(3) Coordination efforts between each electric distribution company and any telecommunications company, community antenna television company, holder of a certificate of cable franchise authority or certified competitive video service provider, as those terms are defined in section 16-1 of the general statutes, including coordinated planning before any emergency;

(4) Tree trimming policies of each electric distribution company and shall determine (A) the amount spent by each electric distribution company for tree trimming in each year since such company's most recent rate case, (B) each such company's system average interruption duration index, as described in section 16-245y of the general statutes, caused by falling trees and limbs, (C) the impact of expanding the area adjacent to distribution lines for tree trimming, including an analysis of the benefits and the costs of such expansion to ratepayers and the likelihood that such expansion would decrease damage to infrastructure, facilities and equipment used to distribute electricity and decrease service outage frequency or duration, (D) the percentage of service outages during Tropical Storm Irene and the October, 2011 snowstorm caused by trees and limbs outside the current trim area based on an analysis of the quantity and effectiveness of prior tree trimming, and (E) the standards appropriate for road-side tree care in the state, vegetation management practices in utility rights-of-way, right tree-right place standards, and any other tree maintenance standard recommended by the State Vegetation Management Task Force established by the Department of Energy and Environmental Protection; and

(5) Any other policy, practice or information that the authority determines is relevant to a review of each such utility's ability to ensure the reliability of such utility's services in an emergency and to prevent, minimize and restore any long-term service outages or disruptions caused by such emergency.

(d) The authority shall, in the docket initiated pursuant to subsection (b) of this section, establish standards for acceptable performance in an emergency in which more than ten per cent of any utility's customers are without service for more than forty-eight consecutive hours. The standards established by the authority shall include, but not be limited to, provisions for:

(1) Minimum staffing and equipment levels for each utility, based on the number of customers served by such utility and the nature of the infrastructure deployed to serve such utility's customers, in such emergency;

(2) Targets for recovery and restoration of service in emergencies for service outages affecting more than ten per cent, thirty per cent, fifty per cent and seventy per cent of such utility's customers;

(3) A communication plan between each utility and its customers, including, but not limited to, communication during other than normal business hours;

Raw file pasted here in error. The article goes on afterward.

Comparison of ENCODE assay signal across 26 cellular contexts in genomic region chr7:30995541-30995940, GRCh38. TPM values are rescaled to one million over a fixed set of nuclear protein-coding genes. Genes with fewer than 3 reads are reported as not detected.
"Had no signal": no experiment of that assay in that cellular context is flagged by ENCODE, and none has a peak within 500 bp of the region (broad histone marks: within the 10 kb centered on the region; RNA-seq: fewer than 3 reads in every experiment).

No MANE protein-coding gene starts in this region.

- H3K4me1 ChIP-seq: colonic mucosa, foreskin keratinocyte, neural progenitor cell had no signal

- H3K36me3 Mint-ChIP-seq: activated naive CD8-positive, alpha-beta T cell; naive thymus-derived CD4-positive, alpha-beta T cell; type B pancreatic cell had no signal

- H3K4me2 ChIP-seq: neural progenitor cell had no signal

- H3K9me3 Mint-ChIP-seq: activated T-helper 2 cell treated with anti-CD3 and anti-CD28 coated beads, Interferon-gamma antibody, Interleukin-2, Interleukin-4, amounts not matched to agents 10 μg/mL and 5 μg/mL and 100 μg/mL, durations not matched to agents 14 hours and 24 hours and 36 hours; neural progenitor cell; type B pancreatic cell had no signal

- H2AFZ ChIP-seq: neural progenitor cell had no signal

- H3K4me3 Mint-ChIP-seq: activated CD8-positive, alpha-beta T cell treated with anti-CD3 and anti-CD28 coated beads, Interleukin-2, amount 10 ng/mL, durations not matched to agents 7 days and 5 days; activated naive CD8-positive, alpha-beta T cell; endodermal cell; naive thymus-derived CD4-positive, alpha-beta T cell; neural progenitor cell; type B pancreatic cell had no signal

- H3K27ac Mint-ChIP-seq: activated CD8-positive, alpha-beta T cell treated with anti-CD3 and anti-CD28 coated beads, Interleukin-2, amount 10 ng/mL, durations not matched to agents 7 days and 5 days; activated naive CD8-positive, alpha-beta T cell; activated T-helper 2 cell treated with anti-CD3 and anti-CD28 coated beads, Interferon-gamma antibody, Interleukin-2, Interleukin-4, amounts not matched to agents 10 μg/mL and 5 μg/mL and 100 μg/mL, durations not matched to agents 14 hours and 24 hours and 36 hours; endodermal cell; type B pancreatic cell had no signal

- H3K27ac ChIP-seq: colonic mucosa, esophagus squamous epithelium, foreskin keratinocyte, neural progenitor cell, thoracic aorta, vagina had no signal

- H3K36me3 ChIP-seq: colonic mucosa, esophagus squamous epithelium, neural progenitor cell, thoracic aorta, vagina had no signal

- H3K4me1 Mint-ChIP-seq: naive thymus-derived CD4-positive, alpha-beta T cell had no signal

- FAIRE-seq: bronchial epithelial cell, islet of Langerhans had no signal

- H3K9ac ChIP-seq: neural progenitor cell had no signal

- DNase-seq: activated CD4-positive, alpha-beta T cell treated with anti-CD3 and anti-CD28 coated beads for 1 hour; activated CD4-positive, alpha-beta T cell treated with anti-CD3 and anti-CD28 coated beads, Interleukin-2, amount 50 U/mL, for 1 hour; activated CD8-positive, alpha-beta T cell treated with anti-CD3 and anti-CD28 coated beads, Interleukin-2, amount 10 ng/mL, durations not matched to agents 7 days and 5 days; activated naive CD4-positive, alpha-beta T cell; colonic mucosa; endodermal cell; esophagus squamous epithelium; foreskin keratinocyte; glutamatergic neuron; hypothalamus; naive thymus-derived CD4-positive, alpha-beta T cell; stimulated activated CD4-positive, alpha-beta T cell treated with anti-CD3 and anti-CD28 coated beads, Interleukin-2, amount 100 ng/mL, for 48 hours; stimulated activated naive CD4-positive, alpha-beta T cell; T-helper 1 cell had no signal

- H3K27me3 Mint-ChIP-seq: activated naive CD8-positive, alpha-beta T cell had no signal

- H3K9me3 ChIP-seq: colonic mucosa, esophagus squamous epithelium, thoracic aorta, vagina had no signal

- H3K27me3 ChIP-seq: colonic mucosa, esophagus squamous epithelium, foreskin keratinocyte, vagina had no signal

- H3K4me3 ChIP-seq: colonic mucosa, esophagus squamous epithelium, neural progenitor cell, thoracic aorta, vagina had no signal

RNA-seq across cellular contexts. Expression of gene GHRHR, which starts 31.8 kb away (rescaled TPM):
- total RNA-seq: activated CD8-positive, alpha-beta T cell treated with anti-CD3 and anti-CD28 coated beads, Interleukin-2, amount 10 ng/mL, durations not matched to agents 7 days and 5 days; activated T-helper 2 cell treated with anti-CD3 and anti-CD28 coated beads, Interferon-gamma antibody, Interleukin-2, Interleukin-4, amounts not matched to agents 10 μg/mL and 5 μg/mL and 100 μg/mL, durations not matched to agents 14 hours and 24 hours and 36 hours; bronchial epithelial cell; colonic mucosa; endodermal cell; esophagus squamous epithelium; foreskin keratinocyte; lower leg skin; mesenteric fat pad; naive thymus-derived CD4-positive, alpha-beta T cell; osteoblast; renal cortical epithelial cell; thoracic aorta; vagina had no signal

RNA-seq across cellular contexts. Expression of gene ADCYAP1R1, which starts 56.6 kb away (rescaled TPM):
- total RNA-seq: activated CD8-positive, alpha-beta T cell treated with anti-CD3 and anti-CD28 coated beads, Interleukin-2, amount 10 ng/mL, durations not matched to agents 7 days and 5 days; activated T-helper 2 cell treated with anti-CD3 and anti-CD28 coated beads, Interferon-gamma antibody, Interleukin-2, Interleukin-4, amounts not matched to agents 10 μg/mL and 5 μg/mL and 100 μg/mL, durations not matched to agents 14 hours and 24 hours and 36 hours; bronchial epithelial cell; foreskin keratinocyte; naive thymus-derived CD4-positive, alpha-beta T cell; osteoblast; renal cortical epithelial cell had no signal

(4) Safety standards for employees of each utility, mutual aid crews and private contractors;

(5) Filing mutual aid agreements by utilities and assessing each utility's ability to rely on mutual storm restoration assistance from other utilities in the region;

(6) Communication and coordination protocols defining interactions between each utility and the appropriate state, municipal or emergency operations center official concerning emergency preparation, road clearing and the establishment of restoration priorities;

(7) Tree trimming, cutting and removal by each electric company and electric distribution company to reduce service outages caused by trees and limbs;

(8) Communication and coordination, in consultation with the Department of Emergency Services and Public Protection, between each utility and the public including, but not limited to, standards concerning the use of any emergency notification system to notify the public of service restoration estimates and any dangerous conditions;

(9) Timely notification by each utility to any relevant state or municipal agency or official including, but not limited to, any public safety agency or official, of any emergency and standards for coordination and communication between such utility and such agency or official;

(10) Communication and coordination between any appropriate electric distribution, gas, telephone or telecommunications company or voice over Internet protocol service provider, as defined in section 28-30b of the general statutes; and

(11) The operation of the call center of each utility.

(e) The authority shall establish as it deems fit any other standards for acceptable performance by any utility to ensure the reliability of such utility's services in any emergency, to prevent and minimize any service outages or disruptions lasting more than forty-eight consecutive hours and affecting more than ten per cent of any utility's customers and to facilitate restoration of such services after such outages or disruptions.

(f) Any mutual aid agreement filed with the authority pursuant to this section shall not be considered a public record or file subject to disclosure under the Freedom of Information Act, as defined in section 1-200 of the general statutes.

(g) The authority may initiate any additional docket to establish standards for acceptable performance by each utility in an emergency, in accordance with this section, upon determination by the authority that the changed circumstances of any utility necessitates such docket.